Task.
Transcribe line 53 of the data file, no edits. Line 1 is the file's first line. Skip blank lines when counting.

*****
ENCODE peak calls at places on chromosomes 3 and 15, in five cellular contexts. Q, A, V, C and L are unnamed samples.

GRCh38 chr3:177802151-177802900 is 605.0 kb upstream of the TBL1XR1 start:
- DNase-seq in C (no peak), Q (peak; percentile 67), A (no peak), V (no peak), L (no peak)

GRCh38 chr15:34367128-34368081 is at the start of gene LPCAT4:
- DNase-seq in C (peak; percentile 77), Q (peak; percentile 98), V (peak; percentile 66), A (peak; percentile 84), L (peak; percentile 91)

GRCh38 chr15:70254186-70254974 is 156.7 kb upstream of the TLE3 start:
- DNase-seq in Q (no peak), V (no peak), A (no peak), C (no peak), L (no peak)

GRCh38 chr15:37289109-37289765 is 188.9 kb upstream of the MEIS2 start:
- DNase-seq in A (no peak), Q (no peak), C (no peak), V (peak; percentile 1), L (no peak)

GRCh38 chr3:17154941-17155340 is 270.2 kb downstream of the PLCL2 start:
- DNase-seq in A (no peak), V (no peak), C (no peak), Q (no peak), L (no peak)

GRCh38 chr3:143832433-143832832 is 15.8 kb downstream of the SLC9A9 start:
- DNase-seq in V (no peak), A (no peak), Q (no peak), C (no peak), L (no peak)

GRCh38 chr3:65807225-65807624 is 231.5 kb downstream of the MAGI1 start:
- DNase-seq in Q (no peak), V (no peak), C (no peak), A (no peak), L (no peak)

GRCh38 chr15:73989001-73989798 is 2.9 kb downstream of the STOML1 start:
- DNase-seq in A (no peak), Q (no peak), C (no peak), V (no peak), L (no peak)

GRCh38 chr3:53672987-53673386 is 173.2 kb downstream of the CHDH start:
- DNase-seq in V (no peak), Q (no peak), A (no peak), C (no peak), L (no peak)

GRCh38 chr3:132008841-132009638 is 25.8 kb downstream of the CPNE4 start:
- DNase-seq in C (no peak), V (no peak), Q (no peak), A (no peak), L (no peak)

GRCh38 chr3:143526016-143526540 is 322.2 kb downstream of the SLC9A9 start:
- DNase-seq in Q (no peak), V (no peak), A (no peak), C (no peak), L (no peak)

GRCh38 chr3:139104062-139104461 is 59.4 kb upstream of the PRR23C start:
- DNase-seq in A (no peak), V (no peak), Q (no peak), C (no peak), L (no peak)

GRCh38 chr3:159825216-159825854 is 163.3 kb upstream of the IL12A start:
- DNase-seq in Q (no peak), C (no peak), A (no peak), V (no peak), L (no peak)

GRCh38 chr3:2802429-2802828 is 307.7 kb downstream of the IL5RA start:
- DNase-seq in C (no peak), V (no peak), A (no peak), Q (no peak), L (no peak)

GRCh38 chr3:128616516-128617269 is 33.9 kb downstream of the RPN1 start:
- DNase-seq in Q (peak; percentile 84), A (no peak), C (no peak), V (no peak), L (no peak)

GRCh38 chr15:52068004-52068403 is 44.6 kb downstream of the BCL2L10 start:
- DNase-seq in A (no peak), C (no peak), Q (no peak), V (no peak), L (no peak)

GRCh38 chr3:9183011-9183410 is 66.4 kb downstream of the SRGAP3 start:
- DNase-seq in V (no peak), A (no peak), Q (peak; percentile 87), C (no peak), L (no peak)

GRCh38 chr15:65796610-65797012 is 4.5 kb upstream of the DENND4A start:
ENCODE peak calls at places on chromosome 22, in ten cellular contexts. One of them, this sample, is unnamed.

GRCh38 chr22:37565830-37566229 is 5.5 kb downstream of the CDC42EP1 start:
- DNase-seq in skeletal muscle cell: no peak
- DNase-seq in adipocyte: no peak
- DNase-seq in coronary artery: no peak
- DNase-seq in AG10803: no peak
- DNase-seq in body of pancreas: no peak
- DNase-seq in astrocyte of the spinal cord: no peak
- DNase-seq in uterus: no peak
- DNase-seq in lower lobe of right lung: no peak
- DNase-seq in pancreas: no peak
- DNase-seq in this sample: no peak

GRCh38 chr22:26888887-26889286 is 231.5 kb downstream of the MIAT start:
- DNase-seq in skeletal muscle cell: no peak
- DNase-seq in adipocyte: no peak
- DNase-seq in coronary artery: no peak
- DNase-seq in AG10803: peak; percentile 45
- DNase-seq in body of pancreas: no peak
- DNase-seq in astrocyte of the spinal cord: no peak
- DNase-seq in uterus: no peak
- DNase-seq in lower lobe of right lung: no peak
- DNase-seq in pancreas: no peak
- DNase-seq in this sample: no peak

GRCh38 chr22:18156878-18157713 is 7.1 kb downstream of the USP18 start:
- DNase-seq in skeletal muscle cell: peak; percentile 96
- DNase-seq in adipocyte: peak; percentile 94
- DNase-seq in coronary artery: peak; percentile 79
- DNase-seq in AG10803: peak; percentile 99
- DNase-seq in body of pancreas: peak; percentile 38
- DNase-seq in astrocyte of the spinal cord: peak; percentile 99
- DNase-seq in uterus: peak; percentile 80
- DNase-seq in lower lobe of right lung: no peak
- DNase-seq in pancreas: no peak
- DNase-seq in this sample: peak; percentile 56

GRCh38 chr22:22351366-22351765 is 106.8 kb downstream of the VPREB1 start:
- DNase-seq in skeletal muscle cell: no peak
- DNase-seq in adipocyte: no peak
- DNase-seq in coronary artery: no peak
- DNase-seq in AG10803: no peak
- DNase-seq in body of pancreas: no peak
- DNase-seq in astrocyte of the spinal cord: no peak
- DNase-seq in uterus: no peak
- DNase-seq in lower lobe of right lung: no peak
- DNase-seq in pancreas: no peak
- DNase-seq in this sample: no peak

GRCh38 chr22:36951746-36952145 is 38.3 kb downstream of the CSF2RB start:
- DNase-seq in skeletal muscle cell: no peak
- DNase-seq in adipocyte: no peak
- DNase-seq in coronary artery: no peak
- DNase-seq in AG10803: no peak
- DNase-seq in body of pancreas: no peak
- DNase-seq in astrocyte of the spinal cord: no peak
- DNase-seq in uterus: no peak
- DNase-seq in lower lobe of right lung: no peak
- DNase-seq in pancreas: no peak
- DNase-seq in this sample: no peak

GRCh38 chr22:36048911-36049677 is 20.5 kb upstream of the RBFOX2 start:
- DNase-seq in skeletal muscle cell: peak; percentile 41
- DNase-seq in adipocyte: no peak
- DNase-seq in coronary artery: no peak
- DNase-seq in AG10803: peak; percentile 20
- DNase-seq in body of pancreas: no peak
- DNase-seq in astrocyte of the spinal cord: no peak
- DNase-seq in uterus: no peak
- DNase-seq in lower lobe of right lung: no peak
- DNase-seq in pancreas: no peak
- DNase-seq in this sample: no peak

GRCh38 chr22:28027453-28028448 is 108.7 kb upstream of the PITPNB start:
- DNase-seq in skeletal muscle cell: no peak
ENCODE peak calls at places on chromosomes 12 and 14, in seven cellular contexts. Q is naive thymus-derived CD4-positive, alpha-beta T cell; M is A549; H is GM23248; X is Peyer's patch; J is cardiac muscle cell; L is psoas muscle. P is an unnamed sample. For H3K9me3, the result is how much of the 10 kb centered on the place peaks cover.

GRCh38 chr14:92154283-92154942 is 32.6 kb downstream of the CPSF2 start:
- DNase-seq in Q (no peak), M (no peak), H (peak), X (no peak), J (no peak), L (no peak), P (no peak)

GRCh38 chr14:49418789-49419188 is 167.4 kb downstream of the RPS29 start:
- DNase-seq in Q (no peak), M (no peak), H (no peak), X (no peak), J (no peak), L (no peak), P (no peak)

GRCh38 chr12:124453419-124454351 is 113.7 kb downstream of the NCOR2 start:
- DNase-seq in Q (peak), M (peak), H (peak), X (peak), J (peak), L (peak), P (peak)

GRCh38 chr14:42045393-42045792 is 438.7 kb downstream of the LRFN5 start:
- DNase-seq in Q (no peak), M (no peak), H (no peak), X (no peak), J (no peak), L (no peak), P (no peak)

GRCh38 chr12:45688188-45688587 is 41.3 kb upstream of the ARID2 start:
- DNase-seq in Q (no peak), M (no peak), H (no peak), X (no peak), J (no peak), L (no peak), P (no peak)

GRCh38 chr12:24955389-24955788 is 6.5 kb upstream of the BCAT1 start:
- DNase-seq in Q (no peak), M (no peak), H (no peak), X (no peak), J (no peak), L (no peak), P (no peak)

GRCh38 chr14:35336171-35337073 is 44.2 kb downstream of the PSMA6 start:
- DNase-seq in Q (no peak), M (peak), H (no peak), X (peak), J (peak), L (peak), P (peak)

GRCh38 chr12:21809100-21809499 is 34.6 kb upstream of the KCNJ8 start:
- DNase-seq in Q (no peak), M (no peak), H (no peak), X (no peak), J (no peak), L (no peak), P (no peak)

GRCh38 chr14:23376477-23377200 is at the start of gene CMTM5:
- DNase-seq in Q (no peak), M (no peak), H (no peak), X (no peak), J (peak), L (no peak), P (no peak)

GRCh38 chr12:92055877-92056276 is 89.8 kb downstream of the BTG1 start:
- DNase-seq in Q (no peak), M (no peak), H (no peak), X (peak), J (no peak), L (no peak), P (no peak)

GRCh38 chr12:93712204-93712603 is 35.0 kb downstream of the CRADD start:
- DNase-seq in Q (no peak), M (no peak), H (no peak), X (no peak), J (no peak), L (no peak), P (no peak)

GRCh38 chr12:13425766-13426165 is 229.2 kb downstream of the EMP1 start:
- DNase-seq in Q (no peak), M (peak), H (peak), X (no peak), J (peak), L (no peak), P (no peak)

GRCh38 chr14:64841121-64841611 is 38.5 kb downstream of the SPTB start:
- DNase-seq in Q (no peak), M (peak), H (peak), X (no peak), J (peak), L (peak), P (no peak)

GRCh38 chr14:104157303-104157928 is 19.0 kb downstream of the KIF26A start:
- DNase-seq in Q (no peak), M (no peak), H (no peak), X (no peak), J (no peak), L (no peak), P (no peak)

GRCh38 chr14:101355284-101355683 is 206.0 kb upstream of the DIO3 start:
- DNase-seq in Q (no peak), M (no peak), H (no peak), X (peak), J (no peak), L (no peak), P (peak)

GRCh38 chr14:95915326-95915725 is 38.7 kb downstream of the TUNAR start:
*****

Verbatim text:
- DNase-seq in AG10803: peak; percentile 45